Evaluating H-term: pro or con?


Graphic by Henry Chen ’21

A positive reflection on H-term

By: Sarah Wisneski ’21

I genuinely enjoyed taking the course “Recipes for Life” with Assistant Dean of Students and Day Student Dean Donna Eilberg throughout the six weeks of H-Term. Not only was she passionate about helping us to become better cooks, but she also took student input to heart and was supportive regardless of the type of food we chose to prepare. 

Two of our cooking classes were led by students, and I had a fun time learning how to make quiche and crepes from my peers. I learned how to make a variety of entrees and desserts, and learned about different cultures as well. 

One of my favorite aspects of the course was our weekly Monday Zoom meeting, during which we talked about the food that we made the previous week. As a result of my participation in “Recipes for Life,” I gained confidence in the kitchen and my love for cooking and baking grew. I hope to be able to find time when I’m in college next year to get in the kitchen and improve upon what I’ve learned!

Aside from cooking, I think H-Term was a unique and successful approach to remote learning. It is great that students had the opportunity to explore their interests through working, internships, or independent studies. 

With normal classes at a pause, H-term allowed me to have flexibility with my schedule. I was able to plan out my week according to what I wanted to accomplish each day, and was able to choose when to do my assigned review work. I was also able to make time for other things I love, such as spending time with family, painting and playing the piano. Although I definitely would have preferred to be in the classroom on campus, I enjoyed and appreciated the new learning experience.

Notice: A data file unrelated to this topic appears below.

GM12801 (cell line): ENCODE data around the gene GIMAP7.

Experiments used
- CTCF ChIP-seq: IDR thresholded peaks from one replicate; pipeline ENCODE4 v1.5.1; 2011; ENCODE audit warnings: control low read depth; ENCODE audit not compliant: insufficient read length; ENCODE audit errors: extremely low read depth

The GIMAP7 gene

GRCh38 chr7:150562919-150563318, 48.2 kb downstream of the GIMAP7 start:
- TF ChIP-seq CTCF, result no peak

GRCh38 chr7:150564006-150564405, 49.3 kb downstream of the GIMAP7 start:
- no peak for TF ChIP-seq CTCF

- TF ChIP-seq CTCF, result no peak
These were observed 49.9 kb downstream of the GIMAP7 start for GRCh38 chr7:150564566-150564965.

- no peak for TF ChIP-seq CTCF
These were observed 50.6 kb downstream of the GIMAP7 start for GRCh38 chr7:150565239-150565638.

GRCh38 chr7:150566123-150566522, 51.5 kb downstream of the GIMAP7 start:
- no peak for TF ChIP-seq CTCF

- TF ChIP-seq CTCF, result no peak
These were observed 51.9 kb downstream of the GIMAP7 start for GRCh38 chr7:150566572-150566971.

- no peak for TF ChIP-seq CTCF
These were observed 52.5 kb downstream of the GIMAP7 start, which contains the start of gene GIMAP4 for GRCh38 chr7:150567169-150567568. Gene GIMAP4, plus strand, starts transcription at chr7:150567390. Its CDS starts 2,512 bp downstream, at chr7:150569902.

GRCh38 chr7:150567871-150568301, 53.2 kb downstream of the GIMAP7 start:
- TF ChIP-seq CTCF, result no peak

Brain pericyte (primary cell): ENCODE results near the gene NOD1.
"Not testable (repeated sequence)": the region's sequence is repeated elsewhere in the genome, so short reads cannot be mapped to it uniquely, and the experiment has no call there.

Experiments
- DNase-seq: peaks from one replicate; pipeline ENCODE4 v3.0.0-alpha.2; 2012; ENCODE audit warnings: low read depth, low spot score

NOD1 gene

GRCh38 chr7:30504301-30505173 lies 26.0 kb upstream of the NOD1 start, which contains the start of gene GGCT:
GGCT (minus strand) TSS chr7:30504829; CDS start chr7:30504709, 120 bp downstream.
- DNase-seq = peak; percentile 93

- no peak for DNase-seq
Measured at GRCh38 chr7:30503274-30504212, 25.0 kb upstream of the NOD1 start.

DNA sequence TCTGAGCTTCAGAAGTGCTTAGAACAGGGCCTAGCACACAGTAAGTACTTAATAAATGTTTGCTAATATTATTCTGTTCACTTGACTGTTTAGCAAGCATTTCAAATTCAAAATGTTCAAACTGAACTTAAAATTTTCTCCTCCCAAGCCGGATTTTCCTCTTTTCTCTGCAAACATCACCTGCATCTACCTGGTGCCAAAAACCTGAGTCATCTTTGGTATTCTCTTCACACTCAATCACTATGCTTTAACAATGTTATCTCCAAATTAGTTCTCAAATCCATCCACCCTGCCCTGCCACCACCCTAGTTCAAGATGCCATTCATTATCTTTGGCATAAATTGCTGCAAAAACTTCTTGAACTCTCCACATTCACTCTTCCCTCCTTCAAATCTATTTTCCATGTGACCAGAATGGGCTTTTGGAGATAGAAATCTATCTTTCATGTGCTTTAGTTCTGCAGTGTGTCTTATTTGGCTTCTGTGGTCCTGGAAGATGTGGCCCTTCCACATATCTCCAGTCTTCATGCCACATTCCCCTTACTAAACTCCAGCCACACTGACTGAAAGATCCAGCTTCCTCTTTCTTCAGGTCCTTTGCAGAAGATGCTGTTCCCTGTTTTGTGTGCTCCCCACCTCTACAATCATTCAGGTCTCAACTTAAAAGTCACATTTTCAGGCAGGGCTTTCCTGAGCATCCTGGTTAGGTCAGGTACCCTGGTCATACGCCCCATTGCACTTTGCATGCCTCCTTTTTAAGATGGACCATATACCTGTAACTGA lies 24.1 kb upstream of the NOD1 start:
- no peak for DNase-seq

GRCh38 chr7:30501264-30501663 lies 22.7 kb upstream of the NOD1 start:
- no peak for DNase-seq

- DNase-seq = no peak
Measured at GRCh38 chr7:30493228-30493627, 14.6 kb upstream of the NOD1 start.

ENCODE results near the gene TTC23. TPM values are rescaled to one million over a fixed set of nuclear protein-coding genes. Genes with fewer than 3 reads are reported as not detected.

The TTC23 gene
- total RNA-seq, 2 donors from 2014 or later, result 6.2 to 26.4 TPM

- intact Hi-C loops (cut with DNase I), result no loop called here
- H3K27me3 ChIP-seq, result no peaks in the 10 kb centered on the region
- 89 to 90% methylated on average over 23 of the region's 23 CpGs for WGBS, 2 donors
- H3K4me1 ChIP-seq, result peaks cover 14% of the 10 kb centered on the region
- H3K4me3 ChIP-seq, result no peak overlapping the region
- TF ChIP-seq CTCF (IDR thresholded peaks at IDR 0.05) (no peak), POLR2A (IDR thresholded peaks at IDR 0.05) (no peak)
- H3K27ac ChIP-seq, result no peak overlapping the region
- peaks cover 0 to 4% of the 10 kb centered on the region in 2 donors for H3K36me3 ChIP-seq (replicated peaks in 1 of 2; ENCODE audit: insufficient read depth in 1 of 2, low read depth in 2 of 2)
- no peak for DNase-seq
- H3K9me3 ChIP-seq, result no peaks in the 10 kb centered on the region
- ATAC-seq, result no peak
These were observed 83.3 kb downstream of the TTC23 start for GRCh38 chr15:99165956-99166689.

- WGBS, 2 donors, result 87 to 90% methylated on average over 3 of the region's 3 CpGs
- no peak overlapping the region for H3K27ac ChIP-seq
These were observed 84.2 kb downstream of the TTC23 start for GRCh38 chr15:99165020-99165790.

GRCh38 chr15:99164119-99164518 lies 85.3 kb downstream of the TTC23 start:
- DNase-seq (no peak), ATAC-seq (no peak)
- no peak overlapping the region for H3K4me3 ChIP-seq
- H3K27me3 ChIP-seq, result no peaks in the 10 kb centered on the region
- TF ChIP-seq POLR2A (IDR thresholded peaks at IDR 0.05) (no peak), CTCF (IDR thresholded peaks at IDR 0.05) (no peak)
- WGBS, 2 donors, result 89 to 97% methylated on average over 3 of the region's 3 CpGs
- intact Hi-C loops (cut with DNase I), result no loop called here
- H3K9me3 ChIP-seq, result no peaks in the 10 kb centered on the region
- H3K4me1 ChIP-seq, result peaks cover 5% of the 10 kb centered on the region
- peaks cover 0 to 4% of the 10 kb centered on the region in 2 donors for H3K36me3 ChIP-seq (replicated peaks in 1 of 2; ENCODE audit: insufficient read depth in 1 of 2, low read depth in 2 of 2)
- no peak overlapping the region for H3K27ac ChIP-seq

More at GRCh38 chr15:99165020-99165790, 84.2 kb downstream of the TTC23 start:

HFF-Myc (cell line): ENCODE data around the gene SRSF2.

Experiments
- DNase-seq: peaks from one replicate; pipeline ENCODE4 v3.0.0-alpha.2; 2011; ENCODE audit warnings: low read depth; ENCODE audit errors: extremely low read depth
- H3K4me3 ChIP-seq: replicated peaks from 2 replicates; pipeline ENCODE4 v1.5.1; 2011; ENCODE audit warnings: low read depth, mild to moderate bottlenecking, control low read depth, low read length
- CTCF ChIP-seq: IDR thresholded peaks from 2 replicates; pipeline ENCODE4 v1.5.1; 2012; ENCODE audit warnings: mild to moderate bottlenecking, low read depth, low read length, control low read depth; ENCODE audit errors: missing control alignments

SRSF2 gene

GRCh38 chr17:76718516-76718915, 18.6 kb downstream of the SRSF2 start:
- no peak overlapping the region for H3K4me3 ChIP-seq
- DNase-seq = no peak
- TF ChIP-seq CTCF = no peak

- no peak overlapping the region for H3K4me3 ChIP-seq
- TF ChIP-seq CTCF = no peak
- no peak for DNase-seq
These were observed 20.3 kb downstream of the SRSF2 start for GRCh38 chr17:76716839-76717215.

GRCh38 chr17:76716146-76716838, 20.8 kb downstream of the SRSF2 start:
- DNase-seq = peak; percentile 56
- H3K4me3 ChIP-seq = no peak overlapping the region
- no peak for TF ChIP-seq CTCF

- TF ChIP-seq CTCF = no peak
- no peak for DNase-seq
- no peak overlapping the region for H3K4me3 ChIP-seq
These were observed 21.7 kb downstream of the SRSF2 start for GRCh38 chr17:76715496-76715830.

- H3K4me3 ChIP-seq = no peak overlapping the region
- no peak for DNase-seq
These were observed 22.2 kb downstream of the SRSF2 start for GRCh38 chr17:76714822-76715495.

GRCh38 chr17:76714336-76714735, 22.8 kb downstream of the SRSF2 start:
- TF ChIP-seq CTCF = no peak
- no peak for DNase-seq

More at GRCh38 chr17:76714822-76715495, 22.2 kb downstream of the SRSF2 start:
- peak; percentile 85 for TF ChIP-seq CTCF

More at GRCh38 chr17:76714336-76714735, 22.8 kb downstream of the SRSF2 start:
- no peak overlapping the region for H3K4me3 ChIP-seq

Cons of H-term

By: Cassidy Beeding ’21

Being at Hill last fall, while sometimes hard, was a gift that I know not many students around the world can say that they were given. However, changes to students’ learning forced teachers to adjust their curriculum to accommodate the pandemic’s safety measures. The most glaring error was Hill’s yearly academic schedule. Despite the obvious challenges that the new schedule presented, students and teachers alike were crammed for time, and, instead of focusing on learning, oftentimes focused on plowing through content. 

H-Term, in theory, was a great idea. It was innovative, interesting, and a great way to keep students engaged in the community while away from school. But, where I believe administrators failed and what they failed to consider when planning, was the lasting effects this “break” would have on students’ performance in the classroom. While away from school for three months, there were only 18 days of virtual classes. Other than that, the only way in which students were required to complete school work was in non-graded discussion posts or in College Board review assignments. Put plainly, this was not enough and this lack of instruction will have negative effects on students who have chosen to take a wide variety of APs or even just one. 

I know myself and many of my peers feel as though we have lost so much information from the fall. Moreover, we feel we will struggle in the spring even more so than before. Students were forced to absorb large amounts of content-heavy information in a short period of time, and then, after a short break, unload all of it again with precision. After H-Term, this unloading is going to be expected again because our schedule doesn’t give teachers time for review. While I commend this reason and believe H-Term was a genius way to ensure the safety of our community this winter, I wonder at what cost? The Hill School is a school; and, right now, I feel as though my academics — the reason why I am here — have taken a backseat.

Hill, please understand that we acknowledge that we are living in unprecedented times and nothing is for sure. As we saw this fall, college applications don’t stop and pressure doesn’t let up for Hill students to be and do their best. I just wonder how we’re supposed to do this when it appears as though we are set up to fail?

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